School of Arts and Sciences

Criminal Justice and Intelligence Majors Help Soldiers with Outdoor Training Exercise

Friday, December 11, 2015

Pictured are Point Park criminal justice and intelligence and national security majors with soldiers of the 303rd Psychological Operations Unit of the U.S. Army Reserves. | Photo by Captain Michael SchwilleInstructor Sean Elliott Martin, Ph.D., (back row, far left), and Point Park students are pictured with soldiers of the 303rd Army Reserves Psychological Operations Unit.

Undergraduate students in the criminal justice and intelligence and national security programs at Point Park University helped soldiers of the 303rd Psychological Operations Unit of the U.S. Army Reserves in a nine-hour training exercise to prepare them for deployment overseas.

"Captain Michael Schwille and his soldiers expressed their gratitude to the Point Park students for providing such excellent training assistance," said Sean Elliott Martin, Ph.D., instructor of criminal justice and intelligence studies at Point Park, who accompanied the students on the Nov. 21 trip to a U.S. Army Reserves outdoor training facility in Weirton, W.Va.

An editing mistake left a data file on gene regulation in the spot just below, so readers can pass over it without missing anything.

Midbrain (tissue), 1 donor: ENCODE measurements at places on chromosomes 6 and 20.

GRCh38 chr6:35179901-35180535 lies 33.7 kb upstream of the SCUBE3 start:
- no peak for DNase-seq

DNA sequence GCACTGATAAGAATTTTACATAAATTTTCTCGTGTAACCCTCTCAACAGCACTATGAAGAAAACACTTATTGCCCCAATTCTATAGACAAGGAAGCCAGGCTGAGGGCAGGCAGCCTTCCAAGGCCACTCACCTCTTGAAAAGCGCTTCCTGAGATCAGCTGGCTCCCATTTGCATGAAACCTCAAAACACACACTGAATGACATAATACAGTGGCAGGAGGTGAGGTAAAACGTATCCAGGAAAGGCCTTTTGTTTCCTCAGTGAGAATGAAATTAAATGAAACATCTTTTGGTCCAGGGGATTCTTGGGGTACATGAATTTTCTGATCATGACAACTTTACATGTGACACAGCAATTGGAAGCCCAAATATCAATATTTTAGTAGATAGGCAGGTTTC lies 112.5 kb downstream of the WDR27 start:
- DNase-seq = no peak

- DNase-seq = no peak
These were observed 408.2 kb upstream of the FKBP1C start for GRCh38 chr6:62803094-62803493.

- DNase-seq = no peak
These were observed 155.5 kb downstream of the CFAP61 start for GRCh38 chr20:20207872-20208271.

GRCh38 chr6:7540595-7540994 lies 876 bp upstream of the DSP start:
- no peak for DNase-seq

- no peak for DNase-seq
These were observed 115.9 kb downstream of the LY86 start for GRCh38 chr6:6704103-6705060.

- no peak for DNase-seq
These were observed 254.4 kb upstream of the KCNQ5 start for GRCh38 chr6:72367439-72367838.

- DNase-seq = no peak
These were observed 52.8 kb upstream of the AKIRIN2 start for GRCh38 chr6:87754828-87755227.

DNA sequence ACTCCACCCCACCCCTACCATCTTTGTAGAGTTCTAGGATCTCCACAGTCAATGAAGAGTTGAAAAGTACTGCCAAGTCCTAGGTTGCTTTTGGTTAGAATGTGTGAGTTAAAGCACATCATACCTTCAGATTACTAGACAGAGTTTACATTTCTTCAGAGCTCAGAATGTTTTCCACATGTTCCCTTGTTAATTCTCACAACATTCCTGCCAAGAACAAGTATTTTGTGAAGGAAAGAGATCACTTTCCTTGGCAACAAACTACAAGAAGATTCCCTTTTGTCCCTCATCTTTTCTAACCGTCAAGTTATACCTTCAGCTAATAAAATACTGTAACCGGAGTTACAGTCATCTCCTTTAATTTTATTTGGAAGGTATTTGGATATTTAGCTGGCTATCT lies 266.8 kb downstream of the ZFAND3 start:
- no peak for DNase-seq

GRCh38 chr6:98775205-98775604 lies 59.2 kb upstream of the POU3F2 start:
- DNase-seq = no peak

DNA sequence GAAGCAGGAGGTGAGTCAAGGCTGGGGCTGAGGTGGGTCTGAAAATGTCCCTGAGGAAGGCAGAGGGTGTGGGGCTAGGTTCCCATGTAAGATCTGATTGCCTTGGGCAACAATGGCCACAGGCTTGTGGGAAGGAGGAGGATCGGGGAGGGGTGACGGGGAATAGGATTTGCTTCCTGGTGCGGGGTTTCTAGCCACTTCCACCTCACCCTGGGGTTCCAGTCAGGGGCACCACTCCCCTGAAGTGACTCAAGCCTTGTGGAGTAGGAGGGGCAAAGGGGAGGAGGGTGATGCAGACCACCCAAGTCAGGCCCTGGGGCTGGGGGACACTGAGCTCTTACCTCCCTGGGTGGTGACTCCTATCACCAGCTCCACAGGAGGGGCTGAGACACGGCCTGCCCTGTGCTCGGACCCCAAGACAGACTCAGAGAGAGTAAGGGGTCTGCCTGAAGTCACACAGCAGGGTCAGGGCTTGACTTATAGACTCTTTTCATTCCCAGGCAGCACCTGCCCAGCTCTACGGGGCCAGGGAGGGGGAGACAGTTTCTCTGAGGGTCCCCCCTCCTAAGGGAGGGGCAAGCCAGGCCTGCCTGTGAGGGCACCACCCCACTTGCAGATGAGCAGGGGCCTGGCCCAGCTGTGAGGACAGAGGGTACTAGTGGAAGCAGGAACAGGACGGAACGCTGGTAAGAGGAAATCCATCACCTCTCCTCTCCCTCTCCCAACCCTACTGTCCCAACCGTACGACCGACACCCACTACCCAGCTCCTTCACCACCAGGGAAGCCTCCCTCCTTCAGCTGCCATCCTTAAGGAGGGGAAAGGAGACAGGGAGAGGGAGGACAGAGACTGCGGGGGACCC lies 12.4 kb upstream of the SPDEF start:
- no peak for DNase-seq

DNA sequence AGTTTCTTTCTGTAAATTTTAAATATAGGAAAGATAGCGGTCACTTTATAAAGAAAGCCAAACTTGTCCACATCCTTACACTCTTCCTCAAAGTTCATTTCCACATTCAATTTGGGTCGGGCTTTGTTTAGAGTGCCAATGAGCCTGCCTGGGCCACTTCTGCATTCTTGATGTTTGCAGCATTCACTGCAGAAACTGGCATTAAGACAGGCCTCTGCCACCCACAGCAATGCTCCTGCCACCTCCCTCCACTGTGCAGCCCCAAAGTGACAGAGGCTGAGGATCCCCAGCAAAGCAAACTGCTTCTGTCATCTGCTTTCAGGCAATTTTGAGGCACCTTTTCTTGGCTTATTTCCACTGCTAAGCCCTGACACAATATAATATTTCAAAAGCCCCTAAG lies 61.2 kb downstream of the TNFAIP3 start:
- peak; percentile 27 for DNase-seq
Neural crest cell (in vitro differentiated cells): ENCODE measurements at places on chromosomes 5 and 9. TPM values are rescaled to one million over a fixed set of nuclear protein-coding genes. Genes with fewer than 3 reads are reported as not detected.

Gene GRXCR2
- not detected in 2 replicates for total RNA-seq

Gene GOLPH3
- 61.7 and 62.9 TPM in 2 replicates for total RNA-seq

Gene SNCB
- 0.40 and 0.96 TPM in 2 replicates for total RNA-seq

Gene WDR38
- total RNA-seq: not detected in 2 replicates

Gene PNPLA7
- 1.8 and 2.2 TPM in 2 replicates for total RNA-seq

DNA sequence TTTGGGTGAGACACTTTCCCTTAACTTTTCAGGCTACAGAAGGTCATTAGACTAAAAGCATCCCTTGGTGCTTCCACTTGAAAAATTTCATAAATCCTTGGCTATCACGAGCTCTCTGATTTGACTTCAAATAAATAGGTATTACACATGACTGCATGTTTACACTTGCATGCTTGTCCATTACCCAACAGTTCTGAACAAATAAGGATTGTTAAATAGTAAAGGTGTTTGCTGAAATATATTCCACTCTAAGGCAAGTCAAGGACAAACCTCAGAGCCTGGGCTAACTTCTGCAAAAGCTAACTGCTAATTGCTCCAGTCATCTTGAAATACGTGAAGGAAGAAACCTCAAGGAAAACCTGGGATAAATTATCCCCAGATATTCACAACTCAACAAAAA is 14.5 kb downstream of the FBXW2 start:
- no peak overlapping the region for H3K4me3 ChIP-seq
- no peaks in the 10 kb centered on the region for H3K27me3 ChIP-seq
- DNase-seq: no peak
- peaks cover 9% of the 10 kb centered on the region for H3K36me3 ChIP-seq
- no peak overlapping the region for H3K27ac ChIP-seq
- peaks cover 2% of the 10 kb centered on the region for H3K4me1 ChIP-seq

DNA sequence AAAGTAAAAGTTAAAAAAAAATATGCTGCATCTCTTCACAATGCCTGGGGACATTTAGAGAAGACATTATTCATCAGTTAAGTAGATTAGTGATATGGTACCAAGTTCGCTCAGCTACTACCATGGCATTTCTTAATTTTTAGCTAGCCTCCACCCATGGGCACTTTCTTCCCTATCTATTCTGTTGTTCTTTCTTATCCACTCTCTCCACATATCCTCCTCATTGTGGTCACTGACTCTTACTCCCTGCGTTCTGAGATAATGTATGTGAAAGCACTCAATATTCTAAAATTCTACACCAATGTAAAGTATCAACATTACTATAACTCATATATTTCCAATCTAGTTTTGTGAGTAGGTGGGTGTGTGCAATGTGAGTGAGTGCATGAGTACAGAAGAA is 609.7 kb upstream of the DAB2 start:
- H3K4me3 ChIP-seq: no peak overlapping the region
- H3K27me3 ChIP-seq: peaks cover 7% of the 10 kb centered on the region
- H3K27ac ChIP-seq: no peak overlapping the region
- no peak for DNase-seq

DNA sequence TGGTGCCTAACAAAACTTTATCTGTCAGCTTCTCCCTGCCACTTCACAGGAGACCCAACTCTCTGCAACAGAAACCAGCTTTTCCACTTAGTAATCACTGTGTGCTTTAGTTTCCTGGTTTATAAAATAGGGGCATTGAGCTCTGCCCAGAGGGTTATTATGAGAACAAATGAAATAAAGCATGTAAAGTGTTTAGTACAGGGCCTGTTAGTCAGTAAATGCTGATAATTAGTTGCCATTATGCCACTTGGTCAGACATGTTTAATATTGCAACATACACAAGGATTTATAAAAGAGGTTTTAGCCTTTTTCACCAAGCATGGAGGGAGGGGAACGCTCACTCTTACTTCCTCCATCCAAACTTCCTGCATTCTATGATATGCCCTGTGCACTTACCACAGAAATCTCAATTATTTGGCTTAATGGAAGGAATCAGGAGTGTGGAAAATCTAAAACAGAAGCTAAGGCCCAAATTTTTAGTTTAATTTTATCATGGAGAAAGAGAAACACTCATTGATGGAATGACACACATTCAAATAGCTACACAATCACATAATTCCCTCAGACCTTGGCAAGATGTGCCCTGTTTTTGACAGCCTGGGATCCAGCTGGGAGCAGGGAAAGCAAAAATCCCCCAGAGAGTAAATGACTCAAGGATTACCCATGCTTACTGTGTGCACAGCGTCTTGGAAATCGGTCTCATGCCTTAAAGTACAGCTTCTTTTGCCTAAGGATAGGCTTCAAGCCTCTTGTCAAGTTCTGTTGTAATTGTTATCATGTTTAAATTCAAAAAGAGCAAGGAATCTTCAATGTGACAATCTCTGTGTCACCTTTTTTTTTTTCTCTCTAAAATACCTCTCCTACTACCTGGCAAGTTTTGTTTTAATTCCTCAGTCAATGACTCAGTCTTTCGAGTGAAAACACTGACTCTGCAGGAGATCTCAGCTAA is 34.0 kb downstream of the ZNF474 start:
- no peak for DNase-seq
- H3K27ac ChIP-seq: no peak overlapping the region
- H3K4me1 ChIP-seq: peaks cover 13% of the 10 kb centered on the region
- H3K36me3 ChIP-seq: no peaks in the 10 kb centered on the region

"This was a great opportunity to gain relevant experience, help out the Army and boost my resume."

-- Meghal Sample

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"This was a great opportunity to gain relevant experience, help out the Army and boost my resume," remarked Meghal Sample, a junior intelligence and national security major.

Senior criminal justice major Amar Shiwlochan also decided to participate in the training exercise to enhance his resume. "Additionally, a good friend of mine is actually a part of the Army Reserves Unit we worked with," said Shiwlochan.

Nicole Merrick, senior intelligence and national security major and president of the Criminal Justice Club, volunteered to help with the training because "the military sacrifices everything to protect us so it was the least I could do."

"As intel students, we learn to analyze information in order to transform it into useful intelligence. This exercise gave us the opportunity to see first hand how soldiers are collecting information that is received," explained Merrick.

According to Martin, the Department of Criminal Justice and Intelligence Studies, is spearheading a new model of collaboration between Point Park and various U.S. military branches.

"Exercises like this help our students gain great experiences and connections with the military," said Martin.

When asked why he chose Point Park, Sample replied: "Point Park is one of the only schools in the nation with an intelligence program. As a Pittsburgh native, it was a natural fit."


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